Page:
Albinism, or the NOACH syndrome (the book of Enoch c.v. 1-20)

Clin Genet. 1987 Apr;31(4):228-42. doi: 10.1111/j.1399-0004.1987.tb02801.x.


After a 4-year multidisciplinary study of albinism our findings will be presented here. Over a hundred albinos were examined, together with their heterozygote family members. Given this substantial patient and subject sample we were provided with the opportunity to: evaluate the results of standard diagnostic procedures, for example pedigree analysis, ocular and clinical examination; determine the diagnostic value of biochemical, and ultrastructural tests; and develop a new and viable albino diagnostic protocol, particularly for electrophysiological examination. In the conclusions the following subjects are in order:

Diagnosis: Our most important finding up till now is that normally pigmented people who do not look like albinos can in fact be albinos.

Differential diagnosis: It appears that patients with autosomal recessive albinism can be normally pigmented, and patients with X-linked albinism can be severely hypopigmented. We therefore propose to abandon the terms oculo-cutaneous albinism (OCA), and X-linked ocular albinism (XOA), and use the terms autosomal recessive albinism, and X-linked albinism instead. X-linked albinism Forsius-Eriksson type (XOAF): We assume that XOAF does not represent a true form of albinism.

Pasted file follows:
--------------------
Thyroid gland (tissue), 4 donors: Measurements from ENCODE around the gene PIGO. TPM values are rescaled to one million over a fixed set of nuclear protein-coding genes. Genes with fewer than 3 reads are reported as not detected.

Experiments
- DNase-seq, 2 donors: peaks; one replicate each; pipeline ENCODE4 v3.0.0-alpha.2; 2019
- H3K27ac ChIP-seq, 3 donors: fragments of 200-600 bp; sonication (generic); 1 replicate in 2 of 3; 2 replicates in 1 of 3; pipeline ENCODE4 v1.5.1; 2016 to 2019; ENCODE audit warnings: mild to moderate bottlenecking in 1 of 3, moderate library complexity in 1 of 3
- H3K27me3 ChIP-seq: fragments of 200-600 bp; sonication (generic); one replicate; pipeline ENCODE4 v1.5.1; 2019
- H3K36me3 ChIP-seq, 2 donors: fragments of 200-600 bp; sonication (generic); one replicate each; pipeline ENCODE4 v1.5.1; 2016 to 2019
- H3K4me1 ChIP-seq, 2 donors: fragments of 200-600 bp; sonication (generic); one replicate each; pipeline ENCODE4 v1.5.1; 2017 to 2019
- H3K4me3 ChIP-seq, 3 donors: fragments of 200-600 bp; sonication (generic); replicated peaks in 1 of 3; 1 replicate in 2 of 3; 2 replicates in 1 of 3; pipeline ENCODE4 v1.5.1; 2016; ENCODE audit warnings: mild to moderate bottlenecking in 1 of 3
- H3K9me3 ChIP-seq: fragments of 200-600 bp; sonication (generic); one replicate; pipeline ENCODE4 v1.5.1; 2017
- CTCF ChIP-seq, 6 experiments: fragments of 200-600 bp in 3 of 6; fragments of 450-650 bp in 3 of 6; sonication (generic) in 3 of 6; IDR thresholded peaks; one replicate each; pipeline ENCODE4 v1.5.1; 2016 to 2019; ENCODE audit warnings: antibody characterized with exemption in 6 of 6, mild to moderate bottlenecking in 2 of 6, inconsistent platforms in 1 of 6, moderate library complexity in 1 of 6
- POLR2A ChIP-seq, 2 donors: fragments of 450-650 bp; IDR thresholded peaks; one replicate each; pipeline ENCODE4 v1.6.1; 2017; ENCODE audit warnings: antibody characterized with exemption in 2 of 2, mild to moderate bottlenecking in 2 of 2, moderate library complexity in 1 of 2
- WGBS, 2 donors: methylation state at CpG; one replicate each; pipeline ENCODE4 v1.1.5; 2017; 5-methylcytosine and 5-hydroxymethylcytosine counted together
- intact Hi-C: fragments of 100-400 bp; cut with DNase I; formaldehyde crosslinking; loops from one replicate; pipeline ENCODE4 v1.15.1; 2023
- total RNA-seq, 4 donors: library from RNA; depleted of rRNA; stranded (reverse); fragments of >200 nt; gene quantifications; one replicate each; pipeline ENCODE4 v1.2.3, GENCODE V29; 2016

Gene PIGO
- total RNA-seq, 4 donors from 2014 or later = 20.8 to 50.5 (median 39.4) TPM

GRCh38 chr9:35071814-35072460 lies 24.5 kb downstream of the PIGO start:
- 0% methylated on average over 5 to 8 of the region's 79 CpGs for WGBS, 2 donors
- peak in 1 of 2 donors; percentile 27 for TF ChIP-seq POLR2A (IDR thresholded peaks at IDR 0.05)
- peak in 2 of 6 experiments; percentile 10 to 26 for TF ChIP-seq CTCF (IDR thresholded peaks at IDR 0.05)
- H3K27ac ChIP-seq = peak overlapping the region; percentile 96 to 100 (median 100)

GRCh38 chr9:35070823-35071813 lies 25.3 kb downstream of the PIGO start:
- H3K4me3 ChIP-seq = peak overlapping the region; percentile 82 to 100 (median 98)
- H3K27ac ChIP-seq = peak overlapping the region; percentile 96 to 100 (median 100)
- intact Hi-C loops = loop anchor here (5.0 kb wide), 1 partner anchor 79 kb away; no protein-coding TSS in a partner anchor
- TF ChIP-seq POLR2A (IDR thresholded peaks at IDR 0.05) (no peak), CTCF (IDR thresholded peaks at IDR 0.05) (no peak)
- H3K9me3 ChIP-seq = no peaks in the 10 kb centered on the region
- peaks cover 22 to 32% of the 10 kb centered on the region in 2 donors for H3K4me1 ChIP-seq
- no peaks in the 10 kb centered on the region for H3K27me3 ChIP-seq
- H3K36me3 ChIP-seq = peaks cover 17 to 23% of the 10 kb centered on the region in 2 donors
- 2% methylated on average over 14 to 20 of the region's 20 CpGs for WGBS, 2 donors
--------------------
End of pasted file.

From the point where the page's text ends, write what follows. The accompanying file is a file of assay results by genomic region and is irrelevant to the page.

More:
Classification: Our results indicate that the phenotypical albino classification, which was a base for Witkop et al. (1978) to also obtain a genetical classification, supported by the hairbulb test, has not proved to be useful for the classification of tyrosinase negative (TNOCA), tyrosinase positive oculocutaneous albinism (TPOCA), and autosomal recessive ocular albinism (AROA) as genetically distinct forms. Prevalence: Our prevalence estimate for all forms of albinism is at least 1:15,000, about 10% of the albinos have X-linked albinism.

Definition: We want to modify the albino definition as a hereditary and congenital inborn error of metabolism related to the pigment cell, and resulting in a systemic disorder that is characterized by anomalies of eyes, and hypopigmentation in most cases or absence of pigment in skin, hair, and eyes, and of which the neuro-anatomical consequences are the most characteristic.

MeSH terms

  • Albinism / classification
  • Albinism / diagnosis
  • Albinism / genetics*
  • Diagnosis, Differential
  • Evoked Potentials, Visual
  • Female
  • Genes, Recessive
  • Genetic Linkage
  • Hair / enzymology
  • Humans
  • Male
  • Monophenol Monooxygenase / analysis
  • Pedigree
  • Phenotype
  • Pigmentation
  • Syndrome
  • X Chromosome


  • Monophenol Monooxygenase